Poems & Essays

13 Oct

Riding Only on Deep Belief

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For almost 15 years, the little blue index card hung conspicuously above the landline phone attached to the wall in my kitchen. Whenever I talked on the phone, I glanced at the inspirational words that danced across the small rectangle, hoping they would lodge in my brain and settle in my heart. On the best of days, the words echoed my certitude in my calling as a full-time mother. On the worst of days, the quote served as my battle cry as I fought through the challenges of taking care of six active children.

The words, penned by Dr. Deborah Fallows, spoke of the great pride she has in women who pursue full-time motherhood. “They come through the very difficult task of raising children riding only on a deep belief that what they are doing is worthy and important,” she eloquently wrote.

As a mother of a large family, I was moved along day to day by the mundane rituals that have defined motherhood for generations. I changed diapers, taught potty training, prepared meals and snacks, washed dishes, did laundry, folded clothes, supervised homework, drove kids to activities, cleaned house, running the home from morning to night.

Repetitive and never ending, the tasks of raising my children were the drumbeat of motherhood. They patterned my life and marched my family through the years as I pursued the mission of motherhood with passion and purpose.

As a family of eight, we found our own tempo, mostly ignoring the crescendo of the Mommy Wars in the late 1980’s and early 1990’s, although social gatherings often were uncomfortable for me. At a women’s symposium I attended while my mother watched the children, I met a pregnant television executive who said she worked 70 to 80 hours per week.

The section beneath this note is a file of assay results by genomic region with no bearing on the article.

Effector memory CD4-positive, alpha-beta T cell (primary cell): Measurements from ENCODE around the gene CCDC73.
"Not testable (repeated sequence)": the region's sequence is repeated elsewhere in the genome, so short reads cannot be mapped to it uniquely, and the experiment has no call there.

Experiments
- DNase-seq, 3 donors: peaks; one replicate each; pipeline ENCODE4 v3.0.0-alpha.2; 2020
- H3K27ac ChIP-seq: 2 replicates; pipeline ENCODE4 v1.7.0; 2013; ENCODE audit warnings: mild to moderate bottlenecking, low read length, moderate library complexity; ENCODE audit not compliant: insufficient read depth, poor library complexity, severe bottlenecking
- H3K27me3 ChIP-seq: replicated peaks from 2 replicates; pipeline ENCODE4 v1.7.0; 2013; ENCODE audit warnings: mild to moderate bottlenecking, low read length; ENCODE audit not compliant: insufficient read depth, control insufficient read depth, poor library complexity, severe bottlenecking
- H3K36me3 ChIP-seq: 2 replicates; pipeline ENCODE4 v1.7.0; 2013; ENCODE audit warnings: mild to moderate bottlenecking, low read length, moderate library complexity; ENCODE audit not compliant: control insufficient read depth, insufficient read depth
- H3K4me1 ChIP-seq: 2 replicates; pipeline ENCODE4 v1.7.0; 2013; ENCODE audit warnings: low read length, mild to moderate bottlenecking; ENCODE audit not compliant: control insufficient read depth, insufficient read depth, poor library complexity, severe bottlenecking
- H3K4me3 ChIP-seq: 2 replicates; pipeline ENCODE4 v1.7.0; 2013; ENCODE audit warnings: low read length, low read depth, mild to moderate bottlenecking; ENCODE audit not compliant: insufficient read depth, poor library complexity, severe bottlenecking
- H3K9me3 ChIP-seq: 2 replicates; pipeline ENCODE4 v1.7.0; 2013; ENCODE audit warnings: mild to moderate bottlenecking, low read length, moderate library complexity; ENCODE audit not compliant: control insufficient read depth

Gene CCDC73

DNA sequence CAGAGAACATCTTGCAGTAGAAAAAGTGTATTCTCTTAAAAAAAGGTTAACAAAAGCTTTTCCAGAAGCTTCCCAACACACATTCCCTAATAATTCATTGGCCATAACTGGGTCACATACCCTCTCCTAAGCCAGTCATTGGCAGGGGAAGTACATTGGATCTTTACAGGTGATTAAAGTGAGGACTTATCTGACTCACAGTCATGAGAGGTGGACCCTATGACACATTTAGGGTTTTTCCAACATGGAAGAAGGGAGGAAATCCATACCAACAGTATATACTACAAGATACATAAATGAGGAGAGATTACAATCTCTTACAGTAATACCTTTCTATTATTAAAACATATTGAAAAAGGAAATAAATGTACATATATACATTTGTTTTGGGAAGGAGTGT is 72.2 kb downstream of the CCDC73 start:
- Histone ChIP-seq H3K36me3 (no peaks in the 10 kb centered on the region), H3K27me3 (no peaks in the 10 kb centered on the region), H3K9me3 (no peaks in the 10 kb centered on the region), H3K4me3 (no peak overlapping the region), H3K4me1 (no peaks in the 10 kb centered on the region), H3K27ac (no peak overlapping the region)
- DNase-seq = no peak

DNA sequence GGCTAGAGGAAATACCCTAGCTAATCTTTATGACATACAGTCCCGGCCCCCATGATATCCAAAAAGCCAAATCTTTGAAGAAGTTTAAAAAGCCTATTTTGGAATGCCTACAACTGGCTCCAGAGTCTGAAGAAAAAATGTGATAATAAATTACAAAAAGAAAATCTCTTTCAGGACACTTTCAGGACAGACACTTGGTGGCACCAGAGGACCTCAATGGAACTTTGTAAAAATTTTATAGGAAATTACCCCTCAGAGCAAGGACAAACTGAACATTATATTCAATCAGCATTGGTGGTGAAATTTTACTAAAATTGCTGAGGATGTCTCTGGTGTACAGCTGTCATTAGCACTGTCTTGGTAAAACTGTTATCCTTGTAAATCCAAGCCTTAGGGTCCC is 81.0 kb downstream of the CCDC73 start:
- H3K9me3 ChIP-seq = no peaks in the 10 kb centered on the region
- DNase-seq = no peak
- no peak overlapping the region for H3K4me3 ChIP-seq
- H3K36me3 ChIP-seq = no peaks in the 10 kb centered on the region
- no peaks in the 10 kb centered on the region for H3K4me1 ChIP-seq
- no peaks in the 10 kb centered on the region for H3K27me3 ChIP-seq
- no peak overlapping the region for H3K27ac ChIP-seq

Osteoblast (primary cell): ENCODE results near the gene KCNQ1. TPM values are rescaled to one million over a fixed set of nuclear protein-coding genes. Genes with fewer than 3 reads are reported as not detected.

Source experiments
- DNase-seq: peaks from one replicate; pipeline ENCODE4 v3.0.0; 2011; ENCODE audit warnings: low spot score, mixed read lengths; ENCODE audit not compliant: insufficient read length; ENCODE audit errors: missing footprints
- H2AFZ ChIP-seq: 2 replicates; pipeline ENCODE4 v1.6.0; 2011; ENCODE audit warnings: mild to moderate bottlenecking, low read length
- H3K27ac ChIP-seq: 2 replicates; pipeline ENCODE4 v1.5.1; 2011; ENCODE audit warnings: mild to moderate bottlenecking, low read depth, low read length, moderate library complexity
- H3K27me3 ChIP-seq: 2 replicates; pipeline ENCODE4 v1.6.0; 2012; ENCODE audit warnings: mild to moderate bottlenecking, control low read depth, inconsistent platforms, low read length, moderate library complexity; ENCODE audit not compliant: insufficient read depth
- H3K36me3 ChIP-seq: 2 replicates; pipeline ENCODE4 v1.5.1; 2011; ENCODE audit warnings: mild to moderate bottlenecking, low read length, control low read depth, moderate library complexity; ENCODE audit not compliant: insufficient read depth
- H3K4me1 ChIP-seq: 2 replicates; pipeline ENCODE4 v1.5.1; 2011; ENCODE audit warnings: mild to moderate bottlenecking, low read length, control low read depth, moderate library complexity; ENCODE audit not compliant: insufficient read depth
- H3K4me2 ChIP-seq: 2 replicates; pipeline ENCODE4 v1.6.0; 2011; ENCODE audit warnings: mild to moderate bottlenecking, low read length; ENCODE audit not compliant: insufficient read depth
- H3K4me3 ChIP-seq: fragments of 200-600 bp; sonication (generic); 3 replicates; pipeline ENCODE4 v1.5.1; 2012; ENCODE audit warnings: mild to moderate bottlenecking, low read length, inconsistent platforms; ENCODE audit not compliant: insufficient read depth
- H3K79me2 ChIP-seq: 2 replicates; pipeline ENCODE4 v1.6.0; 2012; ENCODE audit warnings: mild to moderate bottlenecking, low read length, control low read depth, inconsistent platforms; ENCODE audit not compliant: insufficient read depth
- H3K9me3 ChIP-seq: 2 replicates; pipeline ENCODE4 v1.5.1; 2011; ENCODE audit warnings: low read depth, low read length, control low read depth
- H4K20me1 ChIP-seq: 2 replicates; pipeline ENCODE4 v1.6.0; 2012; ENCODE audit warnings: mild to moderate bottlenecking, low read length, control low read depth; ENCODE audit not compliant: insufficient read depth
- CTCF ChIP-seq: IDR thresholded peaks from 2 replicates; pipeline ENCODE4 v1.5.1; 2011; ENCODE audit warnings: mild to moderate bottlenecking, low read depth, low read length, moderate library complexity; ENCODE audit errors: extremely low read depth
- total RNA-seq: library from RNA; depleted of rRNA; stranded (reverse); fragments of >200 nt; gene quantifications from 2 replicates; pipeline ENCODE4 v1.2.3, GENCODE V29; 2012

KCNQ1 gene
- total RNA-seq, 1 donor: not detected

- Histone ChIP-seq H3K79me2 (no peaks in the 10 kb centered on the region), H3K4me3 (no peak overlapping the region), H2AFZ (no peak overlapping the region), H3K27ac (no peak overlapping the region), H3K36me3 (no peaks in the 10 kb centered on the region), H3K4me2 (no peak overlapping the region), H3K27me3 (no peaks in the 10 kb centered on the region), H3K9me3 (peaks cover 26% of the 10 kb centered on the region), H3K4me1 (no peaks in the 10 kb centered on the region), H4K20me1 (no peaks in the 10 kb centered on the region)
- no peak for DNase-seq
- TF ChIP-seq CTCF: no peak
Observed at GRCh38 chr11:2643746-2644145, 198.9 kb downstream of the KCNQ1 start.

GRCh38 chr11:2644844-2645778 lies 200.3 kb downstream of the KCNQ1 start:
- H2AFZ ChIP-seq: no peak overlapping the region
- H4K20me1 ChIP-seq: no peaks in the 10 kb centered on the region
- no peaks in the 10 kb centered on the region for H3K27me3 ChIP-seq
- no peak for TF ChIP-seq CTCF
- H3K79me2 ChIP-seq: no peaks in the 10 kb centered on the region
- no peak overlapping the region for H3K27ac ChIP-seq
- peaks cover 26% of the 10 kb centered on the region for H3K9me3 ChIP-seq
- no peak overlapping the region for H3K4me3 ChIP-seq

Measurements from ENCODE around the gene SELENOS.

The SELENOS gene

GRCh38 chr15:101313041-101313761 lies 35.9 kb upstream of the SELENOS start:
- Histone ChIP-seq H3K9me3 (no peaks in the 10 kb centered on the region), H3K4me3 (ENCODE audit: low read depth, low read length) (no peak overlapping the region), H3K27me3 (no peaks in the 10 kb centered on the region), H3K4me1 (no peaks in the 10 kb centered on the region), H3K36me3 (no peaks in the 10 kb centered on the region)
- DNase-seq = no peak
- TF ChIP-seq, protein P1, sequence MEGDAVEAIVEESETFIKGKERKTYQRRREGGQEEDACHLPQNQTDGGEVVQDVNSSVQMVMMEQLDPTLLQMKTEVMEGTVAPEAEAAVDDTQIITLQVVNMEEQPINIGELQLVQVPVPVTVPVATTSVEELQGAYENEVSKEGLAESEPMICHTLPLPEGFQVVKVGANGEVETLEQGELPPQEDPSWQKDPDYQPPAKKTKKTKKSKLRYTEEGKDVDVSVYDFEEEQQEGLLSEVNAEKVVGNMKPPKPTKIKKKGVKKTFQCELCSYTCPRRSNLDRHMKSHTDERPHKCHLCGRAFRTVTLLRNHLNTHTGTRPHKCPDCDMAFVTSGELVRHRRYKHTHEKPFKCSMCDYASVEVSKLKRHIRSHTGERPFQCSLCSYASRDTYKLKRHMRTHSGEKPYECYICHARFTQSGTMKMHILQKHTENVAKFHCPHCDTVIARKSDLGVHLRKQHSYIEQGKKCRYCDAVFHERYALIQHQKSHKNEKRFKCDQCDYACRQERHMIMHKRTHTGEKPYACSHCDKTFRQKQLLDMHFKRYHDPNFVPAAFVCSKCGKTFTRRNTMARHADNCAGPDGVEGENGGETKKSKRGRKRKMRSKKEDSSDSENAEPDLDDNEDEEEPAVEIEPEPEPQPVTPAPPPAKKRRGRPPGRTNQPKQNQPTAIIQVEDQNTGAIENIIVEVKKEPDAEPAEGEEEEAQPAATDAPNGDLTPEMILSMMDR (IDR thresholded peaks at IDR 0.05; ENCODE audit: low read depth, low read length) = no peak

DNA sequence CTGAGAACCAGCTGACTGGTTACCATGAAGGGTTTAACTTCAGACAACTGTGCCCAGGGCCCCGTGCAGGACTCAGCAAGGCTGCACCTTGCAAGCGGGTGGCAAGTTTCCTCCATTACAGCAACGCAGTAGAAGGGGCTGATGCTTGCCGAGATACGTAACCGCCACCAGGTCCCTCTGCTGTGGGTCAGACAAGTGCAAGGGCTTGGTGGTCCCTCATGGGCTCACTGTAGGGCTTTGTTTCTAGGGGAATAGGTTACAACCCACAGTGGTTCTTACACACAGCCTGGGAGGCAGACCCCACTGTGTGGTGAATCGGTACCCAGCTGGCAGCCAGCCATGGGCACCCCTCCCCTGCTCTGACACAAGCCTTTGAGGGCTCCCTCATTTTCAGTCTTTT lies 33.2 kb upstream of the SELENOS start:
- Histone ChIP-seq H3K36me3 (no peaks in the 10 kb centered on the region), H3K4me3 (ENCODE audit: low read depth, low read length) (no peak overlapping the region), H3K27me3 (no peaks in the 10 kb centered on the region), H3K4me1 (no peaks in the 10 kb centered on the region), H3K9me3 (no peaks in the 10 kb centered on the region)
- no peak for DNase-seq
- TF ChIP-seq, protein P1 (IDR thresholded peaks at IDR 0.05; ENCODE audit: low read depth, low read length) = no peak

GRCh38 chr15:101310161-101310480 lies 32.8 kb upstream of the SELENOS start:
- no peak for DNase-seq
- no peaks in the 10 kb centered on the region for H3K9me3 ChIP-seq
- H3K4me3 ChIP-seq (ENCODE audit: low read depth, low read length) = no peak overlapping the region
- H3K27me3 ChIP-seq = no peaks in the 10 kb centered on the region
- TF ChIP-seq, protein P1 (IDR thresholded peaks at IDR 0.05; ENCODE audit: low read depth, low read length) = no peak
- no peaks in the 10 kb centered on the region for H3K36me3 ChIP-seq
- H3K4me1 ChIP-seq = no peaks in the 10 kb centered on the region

“When I have the baby, I will probably cut back to 60 hours per week,” she blithely said. “What do you do for a living?”

“I’m a full-time mother,” I answered.

A tall woman, she immediately started looking over my head around the room to find a more interesting person to engage in conversation. To her, motherhood must have appeared as a series of mundane tasks – nothing worthy or important. Perhaps how we choose to define those words determines how we view motherhood and whether our choices confine or refine us.

During the many times that my role as a stay-at-home mom seemed to demote my status in the face of working mothers, I would recall the quote on my wall near the telephone. I had it memorized for I had often read it during the day. At the busiest times, I would see it as I answered a dinnertime phone call. Longing to speak to another adult, I would cradle the receiver to my ear, hold the small baby in the crook of my arm, and breastfeed as I stirred the spaghetti sauce on the stove.

I could multitask with the best of them whether at the office or home. Interestingly, in the 1700’s, the word “office” was the general term for any workspace. To me, my laundry room and kitchen were office spaces. They were the places where I ensured the health and well-being of my children, where I kept them adequately dressed for the weather and robust play, where I prepared home cooked meals, and where many a night I instilled a love of learning as we did homework or read together around the kitchen table.

Those tasks I did at home, in my offices, but I never thought of myself as a stay-at-home mom. We ventured far from the house on many occasions: to the library, to the pool, to the park, to baseball and dance practice, and to violin and flute lessons. We played at the homes of friends, went ice-skating at the local rink, chased lightening bugs, trekked through the woods, and visited grandparents.

The tasks in the home and the excursions outside of the home were all part of the routine of motherhood. They gave a flow and direction to my life and the lives of my children. I believed that even in their simplicity and mundaneness, they were worthy and important. I rode on that belief for thirty years as I pursued motherhood with a passion.

Today, the children are happy well-adjusted adults leading their own lives. The landline phone with the long chord no longer exists. The frayed blue card with Dr. Fallows’ words of encouragement resides in a scrapbook of memories and reads like a caption for all the pictures of family life: “worthy and important.”




Lori Rosenlof Drake is the mother of six grown children and the founder and former Headmistress of Roseleaf Academy, which was the only girls’ school in eastern North Carolina. Her writing has appeared in Mothers Always Write, San Diego Woman, Daily Nebraskan, Gaithersburg Gazette in Maryland and the Daily Reflector and Farmville Enterprise in North Carolina. The recipient of three Honorable Mentions in the Writers’ Digest National Competition, Lori currently works as an educational consultant and freelance writer.

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